The following is a guest post. If interested in submitting a guest post, please read my guest posting policy and then contact me.
Gifting is symbolic and gestural. A gift is an object that is given without expectation of payment, even if there is sometimes the expectation of reciprocity—like taking a bottle of wine or a gift to your host if you are invited to someone’s home, for example. We give gifts in order to express ourselves, both through the act of giving (or of not giving) a gift, and through the nature of the gift given. We give gifts to show affection, gain favor, conform to tradition and fulfill expectation. No one can get through life without giving gifts. Arriving at a wedding empty-handed can be seen as a huge snub. Gift giving is common in the animal kingdom too. Male spiders produce balls of silk and perfume them with a pheromone liquid and give them to female spiders. Perfect. Chimps give each other bits of attractive meat or plants, and kingfishers exchange fish they have caught. Gifting is essential to social interaction.
Humans have advanced beyond the object of the gift. A gift card: it’s the perfect solution of the problem of gift giving, isn’t it? Even though it’s not traditional, and etiquette nitpickers might disagree, gift cards are just as appreciated as they are convenient and simple. Gift giving can be fraught. Because it is so symbolic, we worry that the thing we give might be disliked, misinterpreted, or superfluous. The wrong gift can be more worrying than the absence of a gift. A gift card is an excellent risk minimization strategy. If you know your niece is into heavy metal music but don’t know one long-haired Swedish Satan worshipper from another, giving a gift card really takes the pressure off. Think of a gift card as potential. You are deferring all the possibility of what the gift can be to the recipient. Add the revolution of online shopping to the potential of gift carding. Your gift card can be bought online, sent online, received online, and spent online. The gift need only come into the physical world once it’s actually been chosen by your recipient. You have removed removed all the work from gifting. Try a dedicated gift card vendor like Gift Card Planet for a range of widely applicable gift cards.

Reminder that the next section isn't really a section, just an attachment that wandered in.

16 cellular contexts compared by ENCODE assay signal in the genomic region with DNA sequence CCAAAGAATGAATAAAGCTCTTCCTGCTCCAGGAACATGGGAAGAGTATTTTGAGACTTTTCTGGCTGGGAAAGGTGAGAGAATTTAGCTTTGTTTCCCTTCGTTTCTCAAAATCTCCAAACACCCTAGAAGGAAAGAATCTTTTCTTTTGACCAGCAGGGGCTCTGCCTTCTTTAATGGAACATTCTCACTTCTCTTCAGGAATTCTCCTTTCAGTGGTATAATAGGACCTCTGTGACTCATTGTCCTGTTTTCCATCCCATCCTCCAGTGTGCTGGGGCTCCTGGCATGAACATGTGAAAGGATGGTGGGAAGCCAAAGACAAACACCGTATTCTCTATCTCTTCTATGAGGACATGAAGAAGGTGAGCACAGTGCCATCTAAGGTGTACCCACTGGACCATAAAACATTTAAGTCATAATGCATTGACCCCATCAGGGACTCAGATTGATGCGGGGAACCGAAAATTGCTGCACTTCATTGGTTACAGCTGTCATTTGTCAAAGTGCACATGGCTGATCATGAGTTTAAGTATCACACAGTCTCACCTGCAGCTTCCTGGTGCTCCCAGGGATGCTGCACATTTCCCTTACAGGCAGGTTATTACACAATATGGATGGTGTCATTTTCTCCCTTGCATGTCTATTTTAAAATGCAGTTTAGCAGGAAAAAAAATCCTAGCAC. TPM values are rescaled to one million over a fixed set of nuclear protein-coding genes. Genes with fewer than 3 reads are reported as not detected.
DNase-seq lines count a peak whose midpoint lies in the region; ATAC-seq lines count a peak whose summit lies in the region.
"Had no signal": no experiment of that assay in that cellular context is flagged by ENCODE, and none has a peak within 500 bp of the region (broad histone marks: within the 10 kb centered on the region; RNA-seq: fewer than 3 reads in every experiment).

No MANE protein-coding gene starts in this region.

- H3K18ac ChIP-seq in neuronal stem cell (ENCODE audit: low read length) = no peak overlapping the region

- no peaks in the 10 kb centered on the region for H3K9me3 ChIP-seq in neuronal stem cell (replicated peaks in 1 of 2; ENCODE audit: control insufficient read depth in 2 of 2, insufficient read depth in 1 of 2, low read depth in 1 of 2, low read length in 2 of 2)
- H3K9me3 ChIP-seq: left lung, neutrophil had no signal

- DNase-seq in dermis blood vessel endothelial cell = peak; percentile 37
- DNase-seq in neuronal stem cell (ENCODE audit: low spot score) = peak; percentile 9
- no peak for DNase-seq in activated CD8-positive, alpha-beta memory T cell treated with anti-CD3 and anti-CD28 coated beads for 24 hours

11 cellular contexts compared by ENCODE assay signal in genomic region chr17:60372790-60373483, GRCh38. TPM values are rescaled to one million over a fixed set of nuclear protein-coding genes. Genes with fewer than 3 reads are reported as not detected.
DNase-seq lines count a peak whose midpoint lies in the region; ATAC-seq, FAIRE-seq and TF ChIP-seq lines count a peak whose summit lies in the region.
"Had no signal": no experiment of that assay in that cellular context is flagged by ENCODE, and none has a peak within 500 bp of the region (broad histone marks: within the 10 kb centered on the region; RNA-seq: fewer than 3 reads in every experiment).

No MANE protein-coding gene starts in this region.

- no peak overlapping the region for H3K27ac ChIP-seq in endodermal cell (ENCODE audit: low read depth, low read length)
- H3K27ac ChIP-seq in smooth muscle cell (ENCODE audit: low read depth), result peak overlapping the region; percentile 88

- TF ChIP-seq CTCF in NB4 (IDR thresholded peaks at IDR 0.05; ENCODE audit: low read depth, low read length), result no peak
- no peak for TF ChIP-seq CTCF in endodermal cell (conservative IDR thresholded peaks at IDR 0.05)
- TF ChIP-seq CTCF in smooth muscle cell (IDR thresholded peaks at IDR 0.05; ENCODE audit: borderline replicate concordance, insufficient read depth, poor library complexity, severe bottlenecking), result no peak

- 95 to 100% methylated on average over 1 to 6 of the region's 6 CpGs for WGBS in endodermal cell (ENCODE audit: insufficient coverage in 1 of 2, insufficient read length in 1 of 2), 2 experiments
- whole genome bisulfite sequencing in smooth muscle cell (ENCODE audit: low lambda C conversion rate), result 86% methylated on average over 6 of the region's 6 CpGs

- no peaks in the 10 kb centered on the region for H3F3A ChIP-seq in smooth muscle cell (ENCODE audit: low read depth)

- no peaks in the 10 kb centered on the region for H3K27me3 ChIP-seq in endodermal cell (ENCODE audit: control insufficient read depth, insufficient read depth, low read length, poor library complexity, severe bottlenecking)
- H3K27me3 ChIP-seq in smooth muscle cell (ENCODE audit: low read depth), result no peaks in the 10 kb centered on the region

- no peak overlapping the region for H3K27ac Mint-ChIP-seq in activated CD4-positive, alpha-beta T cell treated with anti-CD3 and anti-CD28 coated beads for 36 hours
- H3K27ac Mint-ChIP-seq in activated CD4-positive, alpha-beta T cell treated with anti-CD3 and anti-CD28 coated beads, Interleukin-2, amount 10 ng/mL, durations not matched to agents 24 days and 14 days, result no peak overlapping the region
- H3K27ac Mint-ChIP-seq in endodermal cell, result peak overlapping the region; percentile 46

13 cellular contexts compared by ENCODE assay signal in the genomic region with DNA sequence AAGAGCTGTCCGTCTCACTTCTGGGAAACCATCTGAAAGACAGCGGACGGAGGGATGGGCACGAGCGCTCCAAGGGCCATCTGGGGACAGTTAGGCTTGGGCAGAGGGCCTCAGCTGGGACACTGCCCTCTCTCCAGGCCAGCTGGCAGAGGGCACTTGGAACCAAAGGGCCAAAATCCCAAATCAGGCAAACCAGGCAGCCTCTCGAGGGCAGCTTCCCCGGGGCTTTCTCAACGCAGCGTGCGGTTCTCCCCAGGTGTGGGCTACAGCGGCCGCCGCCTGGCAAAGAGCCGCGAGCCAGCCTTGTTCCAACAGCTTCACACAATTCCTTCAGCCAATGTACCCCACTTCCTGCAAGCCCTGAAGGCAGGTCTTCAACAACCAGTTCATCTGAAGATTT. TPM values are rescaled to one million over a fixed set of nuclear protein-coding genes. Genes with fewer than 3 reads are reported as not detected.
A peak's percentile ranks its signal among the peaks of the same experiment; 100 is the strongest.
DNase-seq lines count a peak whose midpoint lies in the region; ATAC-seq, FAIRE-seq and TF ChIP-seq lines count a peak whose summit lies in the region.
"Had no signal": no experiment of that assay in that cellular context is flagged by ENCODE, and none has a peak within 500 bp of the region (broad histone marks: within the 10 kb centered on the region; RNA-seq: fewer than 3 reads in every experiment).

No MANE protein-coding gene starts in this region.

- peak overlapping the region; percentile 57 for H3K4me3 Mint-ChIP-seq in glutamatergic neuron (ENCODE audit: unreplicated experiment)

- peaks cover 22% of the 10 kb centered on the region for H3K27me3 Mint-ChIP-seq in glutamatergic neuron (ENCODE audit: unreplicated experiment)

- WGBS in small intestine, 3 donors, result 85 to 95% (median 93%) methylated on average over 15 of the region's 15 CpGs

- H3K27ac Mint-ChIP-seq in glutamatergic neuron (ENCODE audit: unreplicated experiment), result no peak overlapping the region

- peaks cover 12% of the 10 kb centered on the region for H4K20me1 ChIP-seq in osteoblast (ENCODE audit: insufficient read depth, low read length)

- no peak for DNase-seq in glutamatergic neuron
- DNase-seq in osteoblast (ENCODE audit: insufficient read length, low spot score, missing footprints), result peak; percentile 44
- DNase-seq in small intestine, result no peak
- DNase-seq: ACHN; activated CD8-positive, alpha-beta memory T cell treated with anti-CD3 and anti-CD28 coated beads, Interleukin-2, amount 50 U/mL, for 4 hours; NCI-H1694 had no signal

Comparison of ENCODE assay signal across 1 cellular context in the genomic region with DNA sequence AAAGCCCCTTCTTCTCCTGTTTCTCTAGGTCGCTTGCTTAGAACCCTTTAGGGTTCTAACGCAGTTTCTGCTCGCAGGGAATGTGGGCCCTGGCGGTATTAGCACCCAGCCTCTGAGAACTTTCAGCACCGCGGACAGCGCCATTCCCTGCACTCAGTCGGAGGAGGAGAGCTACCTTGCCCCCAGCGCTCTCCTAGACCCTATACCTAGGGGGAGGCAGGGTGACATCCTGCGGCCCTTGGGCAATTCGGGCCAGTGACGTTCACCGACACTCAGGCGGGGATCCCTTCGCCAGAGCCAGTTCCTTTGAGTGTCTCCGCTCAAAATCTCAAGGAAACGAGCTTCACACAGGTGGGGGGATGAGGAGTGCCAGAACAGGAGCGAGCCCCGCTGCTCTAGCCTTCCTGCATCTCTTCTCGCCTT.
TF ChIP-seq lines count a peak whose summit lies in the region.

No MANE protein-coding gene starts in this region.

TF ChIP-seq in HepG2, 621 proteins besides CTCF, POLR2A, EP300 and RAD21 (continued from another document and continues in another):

In my family, gift cards have become as much of a tradition as gifts themselves. We all gave up trying to buy for each other years ago. We exchange cards, and choose things for ourselves. My mom gives gift cards, and makes a joke about symbolic nature of giving gift cards by packing the small flat cards into huge gift boxes with lots of padding and decorated with lots of wrapping paper and ribbon. The recipient opens the box expecting to find a huge bulky item as a gift and instead just finds the potential of the gift card—still huge. I know that when I open gifts from relatives on Christmas morning and find gift cards inside, I’m happier than if I had found the same desk set as last year.